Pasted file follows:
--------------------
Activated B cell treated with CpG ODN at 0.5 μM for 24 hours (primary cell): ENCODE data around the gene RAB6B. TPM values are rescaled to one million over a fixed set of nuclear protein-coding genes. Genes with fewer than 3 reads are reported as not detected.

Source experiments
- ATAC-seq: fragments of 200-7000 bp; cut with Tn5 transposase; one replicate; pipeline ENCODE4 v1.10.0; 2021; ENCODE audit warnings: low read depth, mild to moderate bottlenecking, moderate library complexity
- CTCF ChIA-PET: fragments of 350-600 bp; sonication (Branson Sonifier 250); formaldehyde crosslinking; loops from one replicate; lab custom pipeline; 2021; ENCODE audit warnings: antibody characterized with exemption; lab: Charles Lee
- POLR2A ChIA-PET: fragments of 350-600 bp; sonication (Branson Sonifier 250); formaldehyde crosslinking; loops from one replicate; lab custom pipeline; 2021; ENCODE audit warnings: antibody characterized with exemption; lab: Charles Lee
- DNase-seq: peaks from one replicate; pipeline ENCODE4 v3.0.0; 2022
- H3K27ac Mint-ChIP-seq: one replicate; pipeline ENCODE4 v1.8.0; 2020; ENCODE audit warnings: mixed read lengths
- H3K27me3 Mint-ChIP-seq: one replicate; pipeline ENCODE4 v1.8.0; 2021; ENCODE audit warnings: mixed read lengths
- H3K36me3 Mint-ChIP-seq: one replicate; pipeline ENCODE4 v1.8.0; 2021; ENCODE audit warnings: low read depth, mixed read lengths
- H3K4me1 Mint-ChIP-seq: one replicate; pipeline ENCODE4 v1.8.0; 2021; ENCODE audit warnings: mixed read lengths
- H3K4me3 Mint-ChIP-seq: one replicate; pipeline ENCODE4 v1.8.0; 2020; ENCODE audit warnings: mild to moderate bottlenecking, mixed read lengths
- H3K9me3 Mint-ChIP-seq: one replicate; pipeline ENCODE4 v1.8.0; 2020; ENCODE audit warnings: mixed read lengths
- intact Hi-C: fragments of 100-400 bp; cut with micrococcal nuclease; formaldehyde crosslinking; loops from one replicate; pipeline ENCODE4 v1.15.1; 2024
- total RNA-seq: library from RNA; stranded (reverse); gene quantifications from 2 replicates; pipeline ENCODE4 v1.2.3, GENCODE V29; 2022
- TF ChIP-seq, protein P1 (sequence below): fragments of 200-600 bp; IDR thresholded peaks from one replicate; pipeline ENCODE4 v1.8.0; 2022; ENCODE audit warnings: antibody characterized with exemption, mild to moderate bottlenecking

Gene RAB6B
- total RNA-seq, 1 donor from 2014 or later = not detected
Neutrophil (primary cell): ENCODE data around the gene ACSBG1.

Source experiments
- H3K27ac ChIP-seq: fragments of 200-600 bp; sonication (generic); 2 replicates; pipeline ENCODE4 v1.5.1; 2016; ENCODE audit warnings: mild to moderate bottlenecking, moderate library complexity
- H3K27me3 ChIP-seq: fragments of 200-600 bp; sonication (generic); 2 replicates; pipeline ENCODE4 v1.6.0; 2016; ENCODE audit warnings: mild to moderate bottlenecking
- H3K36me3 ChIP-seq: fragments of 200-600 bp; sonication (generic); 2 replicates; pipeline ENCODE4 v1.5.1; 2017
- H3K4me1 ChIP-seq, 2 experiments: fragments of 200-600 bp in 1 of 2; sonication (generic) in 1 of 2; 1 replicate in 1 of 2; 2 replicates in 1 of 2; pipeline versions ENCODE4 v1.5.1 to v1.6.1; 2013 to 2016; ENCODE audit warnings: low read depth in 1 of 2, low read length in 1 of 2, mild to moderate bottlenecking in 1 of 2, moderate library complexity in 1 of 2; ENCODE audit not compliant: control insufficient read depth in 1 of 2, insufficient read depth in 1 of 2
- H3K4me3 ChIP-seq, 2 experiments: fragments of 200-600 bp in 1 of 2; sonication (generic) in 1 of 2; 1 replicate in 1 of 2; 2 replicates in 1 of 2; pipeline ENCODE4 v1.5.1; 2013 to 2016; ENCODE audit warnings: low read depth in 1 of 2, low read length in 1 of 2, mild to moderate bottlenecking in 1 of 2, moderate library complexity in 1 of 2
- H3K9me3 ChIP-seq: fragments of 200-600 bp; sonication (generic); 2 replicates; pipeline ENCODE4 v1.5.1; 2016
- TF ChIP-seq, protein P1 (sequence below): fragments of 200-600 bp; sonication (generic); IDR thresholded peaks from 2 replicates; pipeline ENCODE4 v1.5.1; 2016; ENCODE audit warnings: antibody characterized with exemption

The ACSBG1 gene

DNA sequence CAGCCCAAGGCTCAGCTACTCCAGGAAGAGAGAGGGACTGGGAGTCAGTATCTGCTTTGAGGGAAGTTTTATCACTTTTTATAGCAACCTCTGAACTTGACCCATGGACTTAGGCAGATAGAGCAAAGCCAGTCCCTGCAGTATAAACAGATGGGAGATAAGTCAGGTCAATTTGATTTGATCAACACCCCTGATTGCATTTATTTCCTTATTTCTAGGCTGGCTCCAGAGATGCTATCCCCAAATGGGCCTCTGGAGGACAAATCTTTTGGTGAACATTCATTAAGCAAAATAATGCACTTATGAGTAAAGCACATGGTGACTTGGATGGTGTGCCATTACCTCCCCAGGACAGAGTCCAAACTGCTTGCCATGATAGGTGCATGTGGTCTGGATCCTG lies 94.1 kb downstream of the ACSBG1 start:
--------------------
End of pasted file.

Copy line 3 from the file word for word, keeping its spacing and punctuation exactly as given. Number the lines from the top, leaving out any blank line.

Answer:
- ATAC-seq: fragments of 200-7000 bp; cut with Tn5 transposase; one replicate; pipeline ENCODE4 v1.10.0; 2021; ENCODE audit warnings: low read depth, mild to moderate bottlenecking, moderate library complexity